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Three Phases of Conflict in the Hundred Years War

Hundred years war (1337-1453) was a series of wars fought between England and France. There were wars fought earlier between England and France, but this war lasted for a long period of 116 years and had disastrous consequences.
One of the immediate reasons for the war was the claim to the French throne by Edward III of England, when French king Philip VI of France tried to conquer the territory of Duchy of Aquitaine. In 1328, when the Charles IV the King of France died, there was no male heir to the throne. When the French people selected Philip of Valois, the grandson of Philip III as the successor, Edward the III, the king of England claimed the throne. In 1340, Edward III claimed that his title would be "King of France."

Economic reasons also triggered the war. Wool was the main English source of revenue along with the wine. These fleeces were produced by the pastures of England and had traded with Flanders for Flemish cloths. These clothes were exchanged in Southern France for wine. When the civil war broke out in Flanders, England and France took different sides. The battle for Flanders was one of the important reason for war. French support to Scots were other reasons for the Hundred Years War.

There was a long standing issue between English and French over the lands in France. The struggle for land can be cited as back as the Norman Conquest. The growing power of France and their powerful vassal, England created conflicts.
Some of the major battles were the Battles of Crecy, Poitiers, and Agincourt. Their competition to control English channel and North sea can be seen as the causes for war.
Course of the War: The key battles in the first phase of the war were the naval battle of Sluys(1340) and the battle of Poitiers. The first phase of the war was ended with the Treaty of Bretigny in 1360. The second phase of the battle was started by Charles V of France. English suffered losses during this phase. France regained most of the territories and the war was fizzled out after the death of Charles, the V. A truce was established in 1388 between both the countries. The final phase of the war began when Henry V of England claimed the throne of France, when France was in the midst of a civil war. The English won a major victory at the Battle of Agincourt. During the battle of Orleans, the French struck back under the leadership of Joan of Arc. French won series of victories against England during this period. The French drove away English at the Battle of Pattay. In course of time, Joan of Arc was captured. Gradually, English lost their territories one by one. The fighting came to an end in 1453 without any treaty. Only Calais left with England.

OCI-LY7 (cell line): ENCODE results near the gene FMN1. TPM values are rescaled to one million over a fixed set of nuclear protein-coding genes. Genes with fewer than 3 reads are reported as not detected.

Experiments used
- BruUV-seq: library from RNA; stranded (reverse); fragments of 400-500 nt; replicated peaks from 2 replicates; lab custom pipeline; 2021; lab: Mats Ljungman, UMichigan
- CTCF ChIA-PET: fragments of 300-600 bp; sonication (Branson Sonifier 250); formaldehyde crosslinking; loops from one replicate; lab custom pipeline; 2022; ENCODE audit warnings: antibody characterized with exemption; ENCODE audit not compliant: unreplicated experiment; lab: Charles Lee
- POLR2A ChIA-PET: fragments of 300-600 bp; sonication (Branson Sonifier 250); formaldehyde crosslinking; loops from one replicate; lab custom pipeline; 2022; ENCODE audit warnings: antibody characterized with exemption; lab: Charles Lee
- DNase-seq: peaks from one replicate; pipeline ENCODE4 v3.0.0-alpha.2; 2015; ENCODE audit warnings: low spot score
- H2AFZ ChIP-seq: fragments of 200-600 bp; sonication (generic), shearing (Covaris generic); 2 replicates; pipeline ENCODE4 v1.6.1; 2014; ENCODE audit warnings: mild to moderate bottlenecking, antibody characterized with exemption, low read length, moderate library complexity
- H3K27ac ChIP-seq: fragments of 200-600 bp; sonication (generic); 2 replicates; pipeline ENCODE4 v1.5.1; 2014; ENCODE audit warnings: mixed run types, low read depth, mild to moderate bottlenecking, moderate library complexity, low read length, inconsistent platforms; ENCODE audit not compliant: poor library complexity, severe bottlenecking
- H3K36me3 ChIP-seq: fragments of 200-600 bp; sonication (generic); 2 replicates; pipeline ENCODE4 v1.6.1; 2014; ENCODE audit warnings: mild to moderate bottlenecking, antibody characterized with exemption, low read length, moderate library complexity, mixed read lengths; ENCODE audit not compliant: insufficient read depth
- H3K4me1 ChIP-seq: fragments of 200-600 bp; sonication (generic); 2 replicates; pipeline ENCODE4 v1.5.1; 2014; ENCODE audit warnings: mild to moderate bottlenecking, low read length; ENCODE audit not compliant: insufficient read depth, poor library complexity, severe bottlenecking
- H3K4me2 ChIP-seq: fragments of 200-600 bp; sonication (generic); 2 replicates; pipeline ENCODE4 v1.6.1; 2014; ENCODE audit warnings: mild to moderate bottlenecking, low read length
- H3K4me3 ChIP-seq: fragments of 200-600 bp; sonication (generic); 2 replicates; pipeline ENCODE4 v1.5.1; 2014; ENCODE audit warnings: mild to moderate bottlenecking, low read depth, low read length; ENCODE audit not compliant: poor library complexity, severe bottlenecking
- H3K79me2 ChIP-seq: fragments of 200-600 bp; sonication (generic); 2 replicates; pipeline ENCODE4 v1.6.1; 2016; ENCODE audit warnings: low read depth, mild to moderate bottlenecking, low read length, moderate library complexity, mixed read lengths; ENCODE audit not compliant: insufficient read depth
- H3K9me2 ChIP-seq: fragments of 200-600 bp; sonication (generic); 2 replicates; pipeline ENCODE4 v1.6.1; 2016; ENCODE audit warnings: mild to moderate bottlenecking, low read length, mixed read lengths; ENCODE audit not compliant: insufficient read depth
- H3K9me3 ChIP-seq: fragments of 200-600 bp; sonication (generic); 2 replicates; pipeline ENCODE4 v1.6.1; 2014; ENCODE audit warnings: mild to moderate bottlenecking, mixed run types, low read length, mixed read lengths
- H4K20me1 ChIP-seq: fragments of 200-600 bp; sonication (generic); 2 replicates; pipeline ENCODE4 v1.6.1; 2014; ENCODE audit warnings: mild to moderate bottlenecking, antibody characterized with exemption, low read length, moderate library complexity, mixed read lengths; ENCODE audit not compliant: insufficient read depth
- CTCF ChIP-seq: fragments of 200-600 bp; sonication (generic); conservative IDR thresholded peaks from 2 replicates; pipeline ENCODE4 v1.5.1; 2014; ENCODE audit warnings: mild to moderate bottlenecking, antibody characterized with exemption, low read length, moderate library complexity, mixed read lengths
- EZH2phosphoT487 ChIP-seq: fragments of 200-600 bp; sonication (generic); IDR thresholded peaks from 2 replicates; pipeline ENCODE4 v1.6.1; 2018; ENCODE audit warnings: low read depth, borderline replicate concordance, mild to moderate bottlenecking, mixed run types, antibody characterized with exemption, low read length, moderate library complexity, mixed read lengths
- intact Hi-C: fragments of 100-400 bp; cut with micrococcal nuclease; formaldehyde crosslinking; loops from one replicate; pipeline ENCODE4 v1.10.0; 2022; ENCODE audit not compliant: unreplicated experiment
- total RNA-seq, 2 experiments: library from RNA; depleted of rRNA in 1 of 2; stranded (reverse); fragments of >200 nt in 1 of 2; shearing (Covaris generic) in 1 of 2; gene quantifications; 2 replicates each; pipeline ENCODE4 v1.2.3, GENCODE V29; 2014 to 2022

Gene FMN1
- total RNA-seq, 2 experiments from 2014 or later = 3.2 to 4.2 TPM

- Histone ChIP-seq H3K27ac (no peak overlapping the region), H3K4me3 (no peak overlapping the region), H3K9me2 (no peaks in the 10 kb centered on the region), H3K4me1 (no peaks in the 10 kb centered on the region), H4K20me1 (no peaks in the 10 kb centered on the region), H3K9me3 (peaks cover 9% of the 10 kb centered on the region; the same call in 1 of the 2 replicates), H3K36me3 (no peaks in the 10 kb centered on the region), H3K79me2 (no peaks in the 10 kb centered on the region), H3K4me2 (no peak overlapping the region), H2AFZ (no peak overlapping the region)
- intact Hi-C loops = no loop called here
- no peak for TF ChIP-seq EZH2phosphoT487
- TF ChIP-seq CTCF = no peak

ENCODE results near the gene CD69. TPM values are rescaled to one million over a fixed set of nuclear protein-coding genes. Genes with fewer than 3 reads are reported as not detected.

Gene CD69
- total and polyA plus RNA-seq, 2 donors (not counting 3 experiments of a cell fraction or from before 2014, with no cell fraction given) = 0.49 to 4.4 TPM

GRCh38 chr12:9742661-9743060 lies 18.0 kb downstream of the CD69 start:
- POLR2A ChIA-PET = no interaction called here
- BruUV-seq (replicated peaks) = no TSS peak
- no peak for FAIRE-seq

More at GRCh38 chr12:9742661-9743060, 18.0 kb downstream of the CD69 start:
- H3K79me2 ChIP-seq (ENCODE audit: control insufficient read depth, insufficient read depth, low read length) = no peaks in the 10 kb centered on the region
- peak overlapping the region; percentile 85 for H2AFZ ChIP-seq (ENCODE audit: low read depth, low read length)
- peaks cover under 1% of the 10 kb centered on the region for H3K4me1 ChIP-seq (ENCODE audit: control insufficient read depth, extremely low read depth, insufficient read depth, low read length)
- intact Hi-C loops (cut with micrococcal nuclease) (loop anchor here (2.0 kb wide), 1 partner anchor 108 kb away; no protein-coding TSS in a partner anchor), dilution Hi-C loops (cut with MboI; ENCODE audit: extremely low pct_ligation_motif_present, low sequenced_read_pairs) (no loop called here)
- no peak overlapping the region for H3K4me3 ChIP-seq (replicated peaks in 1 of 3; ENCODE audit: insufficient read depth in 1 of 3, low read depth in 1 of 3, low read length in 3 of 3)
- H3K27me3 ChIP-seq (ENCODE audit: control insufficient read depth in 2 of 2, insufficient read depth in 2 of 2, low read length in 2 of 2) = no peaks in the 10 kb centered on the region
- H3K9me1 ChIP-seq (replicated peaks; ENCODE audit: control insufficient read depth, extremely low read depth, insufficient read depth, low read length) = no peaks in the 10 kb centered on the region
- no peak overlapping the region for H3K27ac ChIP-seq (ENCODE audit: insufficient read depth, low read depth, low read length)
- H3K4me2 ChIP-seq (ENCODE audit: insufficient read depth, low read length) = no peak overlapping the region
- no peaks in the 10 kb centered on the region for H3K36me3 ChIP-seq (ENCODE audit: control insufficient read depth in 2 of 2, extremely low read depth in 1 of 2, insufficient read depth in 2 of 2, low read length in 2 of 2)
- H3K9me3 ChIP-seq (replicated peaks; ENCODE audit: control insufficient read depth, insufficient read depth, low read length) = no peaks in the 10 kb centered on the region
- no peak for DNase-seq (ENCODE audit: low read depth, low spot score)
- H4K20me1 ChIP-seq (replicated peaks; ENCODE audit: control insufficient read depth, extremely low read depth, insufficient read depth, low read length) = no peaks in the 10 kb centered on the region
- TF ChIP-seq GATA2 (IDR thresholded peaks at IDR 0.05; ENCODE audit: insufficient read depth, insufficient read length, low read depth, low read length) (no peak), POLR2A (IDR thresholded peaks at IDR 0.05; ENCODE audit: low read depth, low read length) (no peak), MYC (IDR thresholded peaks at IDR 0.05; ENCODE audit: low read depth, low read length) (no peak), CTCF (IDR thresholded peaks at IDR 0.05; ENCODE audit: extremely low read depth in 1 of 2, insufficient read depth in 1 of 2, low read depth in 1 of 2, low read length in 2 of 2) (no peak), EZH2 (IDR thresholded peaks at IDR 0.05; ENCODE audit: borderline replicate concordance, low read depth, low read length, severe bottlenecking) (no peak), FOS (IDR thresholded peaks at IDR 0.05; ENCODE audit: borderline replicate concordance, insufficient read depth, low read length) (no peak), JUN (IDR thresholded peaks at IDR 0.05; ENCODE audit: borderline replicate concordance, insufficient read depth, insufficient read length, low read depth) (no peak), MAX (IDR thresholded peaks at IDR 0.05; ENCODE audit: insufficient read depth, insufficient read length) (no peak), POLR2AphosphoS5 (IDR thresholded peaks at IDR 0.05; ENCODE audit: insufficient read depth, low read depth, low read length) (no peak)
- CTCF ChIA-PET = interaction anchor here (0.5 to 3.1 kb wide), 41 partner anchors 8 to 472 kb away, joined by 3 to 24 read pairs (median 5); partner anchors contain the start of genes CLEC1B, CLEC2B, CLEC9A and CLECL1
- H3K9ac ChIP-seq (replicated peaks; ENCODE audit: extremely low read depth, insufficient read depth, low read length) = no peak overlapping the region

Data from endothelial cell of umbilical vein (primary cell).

The war which lasted for a long time can be avoided since it was rooted for personal interests and gains. For example, in the beginning, if Philip had withdrawn himself from seizing Guyenne, the Edward III would not have claimed the kingship. If the treaties were effectively implemented, further conflicts could have been avoided. The Treaty of Bretigany in 1360 was broken by the French initiative. If the treaty was effective, the hostilities would not have arisen.

After Hundred years, there was a growth of nationalist feelings in England and France. People began to see the king as their national leader rather than a feudal Lord. It also ended the middle ages. The war united France and it became a powerful kingdom. The power and glory of the French monarchs had also increased. England who had a parliamentary system of government had the power to tax. There began the centralization of power and a professional army was created after the Hundred years

Solution Preview

Hundred years war (1337-1453) was a series of wars fought between England and France. There were wars fought earlier between England and France, but this war lasted for a long period of 116 years and had disastrous consequences.
One of the immediate reasons for the war was the claim to the French throne by Edward III of England, when French king Philip VI of France tried to conquer the territory of Duchy of Aquitaine. In 1328, when the Charles IV the King of France died, there was no male heir to the throne. When the French people selected Philip of Valois, the grandson of Philip III as the successor, Edward the III, the king of England claimed the throne. In 1340, Edward III claimed that his title would be "King of France."

Economic reasons also triggered the war. Wool was the main English source of revenue along with the wine. These fleeces were produced by the pastures of England and had traded with ...

Solution Summary

This solution explains about the causes, course and results of Hundred years. It also describes whether the war could have been avoided.

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